How Resort Brand Saint Holiday Survives Its Sophomore Year In A Pandemic

With the current pandemic still looming, travel remains limited in thought for many as some find ways to escape to beaches and resorts in these mundane times. Fashion has responded in many ways, making facemask part of their collections and slowing down their production process for a matter of safety and sustainability. Trying times indeed, but life must go on, and what resort wear brand Saint Holiday realized as they prepped their fourth collection.

In its Sophomore year, Saint Holiday was shaken by the COVID pandemic like most other brands. After successfully gaining ground on the resort fashion market, selling with retailers like Barney’s aside from other boutiques and hotels, the summer of 2020 didn’t look as promising.

Founders Kate Lessa and Vijay Paintal understood that the aesthetic of travel was becoming an afterthought for consumers as airlines and other retail and restaurant locations closed down around the world. Resort wear would be obsolete in the interim as vacation destinations impacted by COVID and had mandatory shutdowns and quarantine. 

The Saint Holiday line started as ethical crafters creating the modern caftan and tunic styles. Clean and uncomplicated travel inspired pieces seemed fitting as the economy was better than now, back in 2019. Kate and Vijay had the luxury of sourcing unique and sustainable fabrics from around the world from places like Japan, India, and Italy. 

From there, they could work with those fabrics back in NYC. With a local team in the garment district, they would have their samples made in house. 

After several months of design trial-and-error, Kate and Vijay settled on harmonious designs that represented the ethos of their jet-setting leisure line. From then, the duo sought to create a line that felt more natural and flowed with the seasons for Spring/Summer 2021. Using material like linen in a ranging palette consisting of soft neutral tones, blush, gold, white, and adding corals and island themes in prints. 

They refuted the norms of the traditional fashion schedule early into their existence. The first quarter of 2020 foreshadowed problems on the horizon, although. Kate notes that her partner was in-tune enough to figure out the lay of the fashion industry as lockdowns soon followed COVID announcements back in March. 

“Vijay was quick to realize the impact, he anticipated the extended industry shutdown early on, and we immediately pressed pause on manufacturing. We sat tight for a little bit. The uncertainty was overwhelming,” Kate explains.

She recalls stalling on designing a new Saint Holiday collection with any immediacy.  “We were definitely nervous to invest at that moment. There were a lot of accounts canceling and postponing orders,” Kate describes. The two were cautious and strategized steps to take to get through what would become a pandemic.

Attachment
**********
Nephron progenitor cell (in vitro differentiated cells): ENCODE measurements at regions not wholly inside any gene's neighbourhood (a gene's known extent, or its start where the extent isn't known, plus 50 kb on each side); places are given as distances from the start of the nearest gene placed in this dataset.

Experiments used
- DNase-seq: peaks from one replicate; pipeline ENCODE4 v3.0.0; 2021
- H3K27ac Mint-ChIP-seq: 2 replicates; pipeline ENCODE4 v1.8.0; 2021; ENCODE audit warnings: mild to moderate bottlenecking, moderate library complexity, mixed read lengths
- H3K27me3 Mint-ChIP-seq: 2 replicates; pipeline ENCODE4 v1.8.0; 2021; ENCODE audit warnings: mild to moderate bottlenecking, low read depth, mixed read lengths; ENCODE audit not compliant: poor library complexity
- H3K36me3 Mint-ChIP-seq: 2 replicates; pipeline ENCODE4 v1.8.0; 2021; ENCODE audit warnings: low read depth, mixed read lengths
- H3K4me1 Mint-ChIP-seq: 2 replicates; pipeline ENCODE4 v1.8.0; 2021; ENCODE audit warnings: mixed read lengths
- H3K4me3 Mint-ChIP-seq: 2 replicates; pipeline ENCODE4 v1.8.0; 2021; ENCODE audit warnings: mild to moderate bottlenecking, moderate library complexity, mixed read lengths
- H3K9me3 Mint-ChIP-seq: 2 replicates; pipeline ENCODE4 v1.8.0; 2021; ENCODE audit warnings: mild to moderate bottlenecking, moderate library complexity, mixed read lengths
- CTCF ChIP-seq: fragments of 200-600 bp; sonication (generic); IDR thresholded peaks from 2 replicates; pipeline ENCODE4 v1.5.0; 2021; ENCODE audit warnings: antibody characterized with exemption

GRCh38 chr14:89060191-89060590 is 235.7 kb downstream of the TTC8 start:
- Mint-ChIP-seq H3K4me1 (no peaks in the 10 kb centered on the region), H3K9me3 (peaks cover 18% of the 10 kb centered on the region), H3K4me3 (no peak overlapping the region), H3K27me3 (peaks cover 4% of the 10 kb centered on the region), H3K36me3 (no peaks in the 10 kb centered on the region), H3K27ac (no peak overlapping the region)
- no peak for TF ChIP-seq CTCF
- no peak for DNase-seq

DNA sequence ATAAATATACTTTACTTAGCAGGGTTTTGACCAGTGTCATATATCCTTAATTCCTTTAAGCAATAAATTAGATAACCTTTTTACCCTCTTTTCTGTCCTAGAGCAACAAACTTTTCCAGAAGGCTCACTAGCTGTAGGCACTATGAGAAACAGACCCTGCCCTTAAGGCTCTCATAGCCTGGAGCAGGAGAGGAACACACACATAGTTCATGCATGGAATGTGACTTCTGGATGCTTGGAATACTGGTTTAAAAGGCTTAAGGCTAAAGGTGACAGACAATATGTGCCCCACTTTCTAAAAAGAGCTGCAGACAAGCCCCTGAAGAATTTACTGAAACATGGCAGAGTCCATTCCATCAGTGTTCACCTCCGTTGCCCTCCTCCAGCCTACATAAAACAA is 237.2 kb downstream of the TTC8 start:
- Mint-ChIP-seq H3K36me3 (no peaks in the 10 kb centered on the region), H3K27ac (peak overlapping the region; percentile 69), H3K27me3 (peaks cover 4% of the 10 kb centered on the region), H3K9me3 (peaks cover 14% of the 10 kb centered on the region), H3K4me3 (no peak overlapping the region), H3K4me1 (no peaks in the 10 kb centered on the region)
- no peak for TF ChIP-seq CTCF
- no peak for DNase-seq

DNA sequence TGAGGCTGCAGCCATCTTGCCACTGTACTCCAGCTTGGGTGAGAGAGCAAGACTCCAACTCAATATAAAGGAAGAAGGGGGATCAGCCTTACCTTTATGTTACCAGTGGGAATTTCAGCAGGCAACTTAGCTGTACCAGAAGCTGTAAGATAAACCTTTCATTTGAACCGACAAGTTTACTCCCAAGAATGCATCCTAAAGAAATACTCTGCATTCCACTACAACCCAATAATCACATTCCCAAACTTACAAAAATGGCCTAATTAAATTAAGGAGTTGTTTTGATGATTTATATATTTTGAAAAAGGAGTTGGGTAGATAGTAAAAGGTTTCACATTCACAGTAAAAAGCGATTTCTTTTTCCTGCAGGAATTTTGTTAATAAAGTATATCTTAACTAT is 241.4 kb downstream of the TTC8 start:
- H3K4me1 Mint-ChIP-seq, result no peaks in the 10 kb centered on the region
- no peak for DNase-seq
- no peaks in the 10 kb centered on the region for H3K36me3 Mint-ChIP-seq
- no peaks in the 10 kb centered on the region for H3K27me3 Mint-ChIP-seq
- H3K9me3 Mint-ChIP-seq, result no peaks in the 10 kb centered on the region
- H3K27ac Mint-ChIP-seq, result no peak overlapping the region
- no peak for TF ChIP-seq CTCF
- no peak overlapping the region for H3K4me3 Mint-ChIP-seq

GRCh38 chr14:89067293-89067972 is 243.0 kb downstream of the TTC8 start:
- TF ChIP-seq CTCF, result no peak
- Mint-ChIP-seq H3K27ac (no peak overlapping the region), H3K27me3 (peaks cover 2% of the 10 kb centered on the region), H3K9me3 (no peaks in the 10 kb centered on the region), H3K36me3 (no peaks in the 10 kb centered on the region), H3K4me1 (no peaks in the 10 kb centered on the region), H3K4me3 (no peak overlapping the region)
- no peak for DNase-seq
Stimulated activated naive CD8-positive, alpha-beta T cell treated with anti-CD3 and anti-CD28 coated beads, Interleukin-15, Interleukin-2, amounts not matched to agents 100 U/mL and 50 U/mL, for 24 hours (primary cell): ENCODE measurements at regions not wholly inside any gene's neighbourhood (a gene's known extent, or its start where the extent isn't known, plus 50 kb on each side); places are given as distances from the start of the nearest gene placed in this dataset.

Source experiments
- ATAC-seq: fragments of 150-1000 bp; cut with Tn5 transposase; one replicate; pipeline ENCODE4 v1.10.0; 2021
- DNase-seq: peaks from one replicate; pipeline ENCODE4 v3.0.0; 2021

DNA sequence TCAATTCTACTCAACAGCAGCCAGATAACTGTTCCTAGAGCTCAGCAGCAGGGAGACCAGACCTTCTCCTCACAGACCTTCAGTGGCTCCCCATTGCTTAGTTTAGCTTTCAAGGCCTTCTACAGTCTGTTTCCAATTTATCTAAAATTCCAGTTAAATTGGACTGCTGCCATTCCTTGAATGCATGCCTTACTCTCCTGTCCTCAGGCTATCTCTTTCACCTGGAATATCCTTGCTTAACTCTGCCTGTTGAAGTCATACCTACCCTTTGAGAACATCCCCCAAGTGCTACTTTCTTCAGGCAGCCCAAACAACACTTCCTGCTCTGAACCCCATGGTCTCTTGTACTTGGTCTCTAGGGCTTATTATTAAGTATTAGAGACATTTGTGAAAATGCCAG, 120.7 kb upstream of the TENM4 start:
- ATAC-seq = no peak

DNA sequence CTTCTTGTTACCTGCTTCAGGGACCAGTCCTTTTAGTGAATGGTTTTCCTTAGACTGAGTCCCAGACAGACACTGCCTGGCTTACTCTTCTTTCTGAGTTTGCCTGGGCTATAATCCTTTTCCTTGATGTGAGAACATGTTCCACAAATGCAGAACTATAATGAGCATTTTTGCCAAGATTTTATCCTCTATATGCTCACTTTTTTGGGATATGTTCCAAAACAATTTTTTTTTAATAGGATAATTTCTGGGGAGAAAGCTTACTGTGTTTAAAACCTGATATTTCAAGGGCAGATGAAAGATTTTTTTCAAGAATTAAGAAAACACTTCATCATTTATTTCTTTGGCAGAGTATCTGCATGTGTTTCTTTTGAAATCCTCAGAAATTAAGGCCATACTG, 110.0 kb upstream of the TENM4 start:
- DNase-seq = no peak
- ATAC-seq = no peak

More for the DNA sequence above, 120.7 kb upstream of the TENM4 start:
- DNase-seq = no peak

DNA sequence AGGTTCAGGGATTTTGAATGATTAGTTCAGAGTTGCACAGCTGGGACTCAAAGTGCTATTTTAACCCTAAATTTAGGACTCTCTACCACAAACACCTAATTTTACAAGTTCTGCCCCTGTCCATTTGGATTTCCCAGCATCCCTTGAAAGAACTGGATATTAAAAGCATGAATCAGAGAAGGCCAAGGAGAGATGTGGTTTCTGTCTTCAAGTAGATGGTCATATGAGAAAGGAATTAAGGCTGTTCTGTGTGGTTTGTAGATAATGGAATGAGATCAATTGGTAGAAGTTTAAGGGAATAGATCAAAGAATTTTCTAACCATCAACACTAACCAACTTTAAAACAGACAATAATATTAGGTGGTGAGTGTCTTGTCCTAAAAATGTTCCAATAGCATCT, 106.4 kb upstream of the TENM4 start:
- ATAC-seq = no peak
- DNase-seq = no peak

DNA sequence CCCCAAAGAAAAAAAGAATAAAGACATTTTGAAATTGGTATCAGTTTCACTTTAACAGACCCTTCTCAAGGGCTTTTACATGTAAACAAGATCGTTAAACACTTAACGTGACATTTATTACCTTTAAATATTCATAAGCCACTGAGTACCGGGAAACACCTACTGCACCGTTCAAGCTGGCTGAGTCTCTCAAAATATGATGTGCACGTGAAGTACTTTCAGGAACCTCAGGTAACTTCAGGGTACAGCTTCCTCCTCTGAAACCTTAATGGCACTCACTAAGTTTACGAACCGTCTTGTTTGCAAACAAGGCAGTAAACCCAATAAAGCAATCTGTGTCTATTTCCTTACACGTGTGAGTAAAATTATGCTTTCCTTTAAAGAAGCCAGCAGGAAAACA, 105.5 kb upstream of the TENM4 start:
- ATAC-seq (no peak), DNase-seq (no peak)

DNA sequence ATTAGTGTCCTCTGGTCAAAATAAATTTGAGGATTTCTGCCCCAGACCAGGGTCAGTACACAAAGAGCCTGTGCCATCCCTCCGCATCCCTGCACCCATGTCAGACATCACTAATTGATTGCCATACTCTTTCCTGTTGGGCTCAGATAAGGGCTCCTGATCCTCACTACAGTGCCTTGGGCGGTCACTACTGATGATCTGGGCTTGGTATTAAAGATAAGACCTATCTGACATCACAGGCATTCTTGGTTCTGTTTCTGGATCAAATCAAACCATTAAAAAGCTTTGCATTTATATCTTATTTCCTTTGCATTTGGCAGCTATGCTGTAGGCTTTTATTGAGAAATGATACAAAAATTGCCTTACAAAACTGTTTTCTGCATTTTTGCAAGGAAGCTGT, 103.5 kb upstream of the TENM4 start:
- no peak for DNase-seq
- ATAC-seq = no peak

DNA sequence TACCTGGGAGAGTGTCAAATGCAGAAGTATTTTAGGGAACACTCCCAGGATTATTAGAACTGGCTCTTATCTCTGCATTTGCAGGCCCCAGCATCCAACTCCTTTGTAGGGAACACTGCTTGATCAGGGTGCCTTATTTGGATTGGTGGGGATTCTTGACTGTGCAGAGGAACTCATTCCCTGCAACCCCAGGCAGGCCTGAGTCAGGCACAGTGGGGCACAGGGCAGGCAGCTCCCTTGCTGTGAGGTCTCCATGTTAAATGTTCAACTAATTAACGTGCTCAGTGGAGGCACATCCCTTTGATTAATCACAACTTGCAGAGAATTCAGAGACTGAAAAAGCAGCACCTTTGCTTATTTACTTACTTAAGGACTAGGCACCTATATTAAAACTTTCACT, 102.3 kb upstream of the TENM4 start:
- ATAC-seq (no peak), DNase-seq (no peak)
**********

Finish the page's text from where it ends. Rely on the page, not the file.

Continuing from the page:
Kate and Vijay saw an opportunity to form bonds that would sustain their business over the lockdown period. In April 2020, the founders spoke with adjacent brands and buyers to discuss the best ways to move forward. Their sales team and factory were onboard for the revamp.

“There was so much creativity and ingenuity in the industry at that time; digital trunk shows, personal shopping, zoom photo shoots,” Kate recalls. Those inspirational efforts motivated the Saint Holiday team to shift the aesthetic toward a scope of comfort while “spending time at home and keeping it local.” Still wanting to maintain the brand DNA. 

Mood boards of previous collections were filled with images of getaways, scenic beaches and hotels, and souvenirs. This time around, the line was inspired by the notion of home and dressing in ways that feel good.

“[We] looked at a lot of textiles for the home, vintage sweatshirts, and cozy robes,” Kate describes the relaxed fits and softness of the garments. She continues, “I did find one amazing vintage Hawaiian shirt on eBay that influenced the print story and keeps our island vibe present.”

Now Saint Holiday is showing at the Paper Kiss showroom in London this December. The founders of Paper Kiss have an extensive history in the resort fashion market and why Kate and Vijay sought this showroom’s services and expertise. After a few casual conversations in their Instagram DM’s, Saint Holiday had a partner showroom they could be excited about the future with.

Vijay explains their excitement for the showroom’s capabilities; “Paper Kiss has created a hybrid model for market, appointments will be both virtual and in-person at a temporary space. They have built a digital platform so brands and buyers can easily access line sheets, look books, and orders.” 

Taking a deeper understanding of fashion markets, Saint Holiday is approaching this season and seasons moving forward with the “less but better” motto. As the economy has slowed, this has forced the duo to do business with more focus and intention. 

“Buy less, pay for quality, support small business, choose ethically made goods, and take care of the things you have. It’s only a small piece of the grander picture but we really connect to that movement,” Kate explains of their cognizance. 

The Saint Holiday design duo is steady at pace, working toward a better future for their brand and the planet which plays a role as the backdrop of their resort wear. “We believe in slow fashion and slow growth,” says Vijay. Aiming to grow the wholesale portion of their business while investing in their direct channel will be how this resort line sails forward and the travel industry starts to open back up.

Kate remains optimistic about the brand, backing up the Saint Holiday name with quality and transparency. “We want to be known for making special things that last. It’s not enough to put your creative vision out there anymore.”

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